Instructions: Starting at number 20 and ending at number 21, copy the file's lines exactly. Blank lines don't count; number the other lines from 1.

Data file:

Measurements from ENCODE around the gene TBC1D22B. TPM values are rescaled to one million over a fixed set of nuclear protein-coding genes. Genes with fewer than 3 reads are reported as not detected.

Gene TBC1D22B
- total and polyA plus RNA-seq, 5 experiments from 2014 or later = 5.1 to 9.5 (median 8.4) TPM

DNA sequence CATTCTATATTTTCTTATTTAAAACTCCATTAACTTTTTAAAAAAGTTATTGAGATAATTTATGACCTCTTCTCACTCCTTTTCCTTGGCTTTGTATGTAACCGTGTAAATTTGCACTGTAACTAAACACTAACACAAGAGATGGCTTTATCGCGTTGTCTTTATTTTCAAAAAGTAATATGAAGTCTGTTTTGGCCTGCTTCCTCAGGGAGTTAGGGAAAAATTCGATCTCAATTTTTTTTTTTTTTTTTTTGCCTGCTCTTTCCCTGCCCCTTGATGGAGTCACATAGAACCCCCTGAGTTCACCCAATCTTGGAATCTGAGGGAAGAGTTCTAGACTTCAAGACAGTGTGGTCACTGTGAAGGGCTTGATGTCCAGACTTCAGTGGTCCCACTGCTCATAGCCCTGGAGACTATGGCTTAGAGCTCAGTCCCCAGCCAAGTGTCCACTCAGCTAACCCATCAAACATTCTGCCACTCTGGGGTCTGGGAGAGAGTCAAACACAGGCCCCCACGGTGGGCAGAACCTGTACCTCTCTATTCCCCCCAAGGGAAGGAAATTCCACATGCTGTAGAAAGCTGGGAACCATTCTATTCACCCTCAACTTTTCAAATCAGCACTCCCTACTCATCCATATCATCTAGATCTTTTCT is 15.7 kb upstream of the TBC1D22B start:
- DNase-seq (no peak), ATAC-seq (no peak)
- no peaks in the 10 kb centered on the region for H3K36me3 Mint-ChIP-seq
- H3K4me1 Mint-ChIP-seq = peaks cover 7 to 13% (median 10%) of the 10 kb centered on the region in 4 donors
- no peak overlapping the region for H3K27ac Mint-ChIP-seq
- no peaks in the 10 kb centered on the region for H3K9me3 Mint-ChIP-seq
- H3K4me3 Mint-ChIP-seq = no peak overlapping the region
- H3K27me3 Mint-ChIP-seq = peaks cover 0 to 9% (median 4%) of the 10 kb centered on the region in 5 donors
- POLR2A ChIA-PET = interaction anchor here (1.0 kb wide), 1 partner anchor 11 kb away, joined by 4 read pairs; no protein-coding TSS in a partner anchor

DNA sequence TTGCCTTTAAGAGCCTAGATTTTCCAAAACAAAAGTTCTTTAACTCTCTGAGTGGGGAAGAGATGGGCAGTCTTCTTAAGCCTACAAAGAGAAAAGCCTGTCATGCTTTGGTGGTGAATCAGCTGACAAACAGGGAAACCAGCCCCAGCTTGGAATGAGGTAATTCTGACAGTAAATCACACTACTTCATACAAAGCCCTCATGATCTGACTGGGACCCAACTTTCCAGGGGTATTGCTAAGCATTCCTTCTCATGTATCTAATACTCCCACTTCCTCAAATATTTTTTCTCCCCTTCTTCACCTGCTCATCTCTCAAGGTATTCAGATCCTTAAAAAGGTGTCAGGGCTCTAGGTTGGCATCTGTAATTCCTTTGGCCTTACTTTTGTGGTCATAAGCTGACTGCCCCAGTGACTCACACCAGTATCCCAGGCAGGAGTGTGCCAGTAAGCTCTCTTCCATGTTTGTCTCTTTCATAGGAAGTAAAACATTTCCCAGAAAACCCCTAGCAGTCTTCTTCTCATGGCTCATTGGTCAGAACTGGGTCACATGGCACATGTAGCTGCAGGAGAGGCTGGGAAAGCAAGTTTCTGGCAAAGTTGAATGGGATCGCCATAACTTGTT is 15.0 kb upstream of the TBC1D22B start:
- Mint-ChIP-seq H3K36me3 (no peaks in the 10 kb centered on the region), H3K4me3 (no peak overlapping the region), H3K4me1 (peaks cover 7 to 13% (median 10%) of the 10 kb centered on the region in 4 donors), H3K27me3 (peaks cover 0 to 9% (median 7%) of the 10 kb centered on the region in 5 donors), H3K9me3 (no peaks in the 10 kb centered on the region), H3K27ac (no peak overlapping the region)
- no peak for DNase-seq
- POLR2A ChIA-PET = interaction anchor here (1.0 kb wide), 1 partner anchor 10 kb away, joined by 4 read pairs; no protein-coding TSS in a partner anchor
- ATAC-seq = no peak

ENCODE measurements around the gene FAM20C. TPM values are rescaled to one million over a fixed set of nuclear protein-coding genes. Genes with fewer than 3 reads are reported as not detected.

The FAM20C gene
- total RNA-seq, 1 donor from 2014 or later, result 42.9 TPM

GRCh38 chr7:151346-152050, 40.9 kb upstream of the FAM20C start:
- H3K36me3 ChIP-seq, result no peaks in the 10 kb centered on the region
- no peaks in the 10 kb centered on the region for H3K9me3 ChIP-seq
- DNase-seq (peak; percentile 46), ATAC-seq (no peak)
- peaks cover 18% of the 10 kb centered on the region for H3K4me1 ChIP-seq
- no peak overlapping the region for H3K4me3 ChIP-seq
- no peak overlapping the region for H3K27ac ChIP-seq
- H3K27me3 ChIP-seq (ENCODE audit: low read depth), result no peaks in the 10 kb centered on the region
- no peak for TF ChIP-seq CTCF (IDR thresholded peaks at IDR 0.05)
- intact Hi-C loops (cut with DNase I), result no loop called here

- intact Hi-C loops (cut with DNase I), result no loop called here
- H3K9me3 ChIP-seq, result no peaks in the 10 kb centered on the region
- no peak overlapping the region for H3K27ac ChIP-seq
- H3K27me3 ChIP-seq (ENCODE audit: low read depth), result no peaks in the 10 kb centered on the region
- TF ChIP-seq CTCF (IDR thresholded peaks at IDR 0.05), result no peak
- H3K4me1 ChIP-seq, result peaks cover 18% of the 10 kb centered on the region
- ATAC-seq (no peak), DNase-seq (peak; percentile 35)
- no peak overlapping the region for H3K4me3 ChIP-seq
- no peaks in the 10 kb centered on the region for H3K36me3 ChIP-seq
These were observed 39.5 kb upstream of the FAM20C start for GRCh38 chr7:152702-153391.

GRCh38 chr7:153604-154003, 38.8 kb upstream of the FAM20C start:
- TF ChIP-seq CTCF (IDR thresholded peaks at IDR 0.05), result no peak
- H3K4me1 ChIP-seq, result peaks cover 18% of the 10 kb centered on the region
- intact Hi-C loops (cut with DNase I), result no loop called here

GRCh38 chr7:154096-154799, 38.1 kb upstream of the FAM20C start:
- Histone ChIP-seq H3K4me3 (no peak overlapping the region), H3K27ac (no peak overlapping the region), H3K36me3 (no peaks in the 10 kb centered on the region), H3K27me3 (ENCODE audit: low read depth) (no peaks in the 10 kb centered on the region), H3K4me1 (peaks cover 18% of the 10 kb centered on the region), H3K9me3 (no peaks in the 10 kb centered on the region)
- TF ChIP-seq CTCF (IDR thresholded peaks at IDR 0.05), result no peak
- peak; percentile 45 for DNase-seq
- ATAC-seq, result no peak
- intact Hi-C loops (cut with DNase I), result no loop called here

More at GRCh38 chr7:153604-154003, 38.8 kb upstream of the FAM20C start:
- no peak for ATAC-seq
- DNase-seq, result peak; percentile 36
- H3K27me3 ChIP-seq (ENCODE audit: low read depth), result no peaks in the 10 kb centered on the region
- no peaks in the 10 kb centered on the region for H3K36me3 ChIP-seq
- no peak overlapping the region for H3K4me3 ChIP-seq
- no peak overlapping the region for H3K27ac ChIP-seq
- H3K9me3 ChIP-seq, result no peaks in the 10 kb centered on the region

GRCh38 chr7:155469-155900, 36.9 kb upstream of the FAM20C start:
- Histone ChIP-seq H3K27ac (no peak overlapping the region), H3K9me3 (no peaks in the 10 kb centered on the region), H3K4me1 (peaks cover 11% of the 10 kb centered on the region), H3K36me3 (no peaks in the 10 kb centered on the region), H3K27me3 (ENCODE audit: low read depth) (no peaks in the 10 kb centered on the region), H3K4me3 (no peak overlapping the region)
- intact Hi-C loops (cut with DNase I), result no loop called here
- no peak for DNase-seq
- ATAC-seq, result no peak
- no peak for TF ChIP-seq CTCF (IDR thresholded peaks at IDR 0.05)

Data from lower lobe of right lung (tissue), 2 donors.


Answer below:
- total RNA-seq, 1 donor from 2014 or later, result 42.9 TPM

GRCh38 chr7:151346-152050, 40.9 kb upstream of the FAM20C start: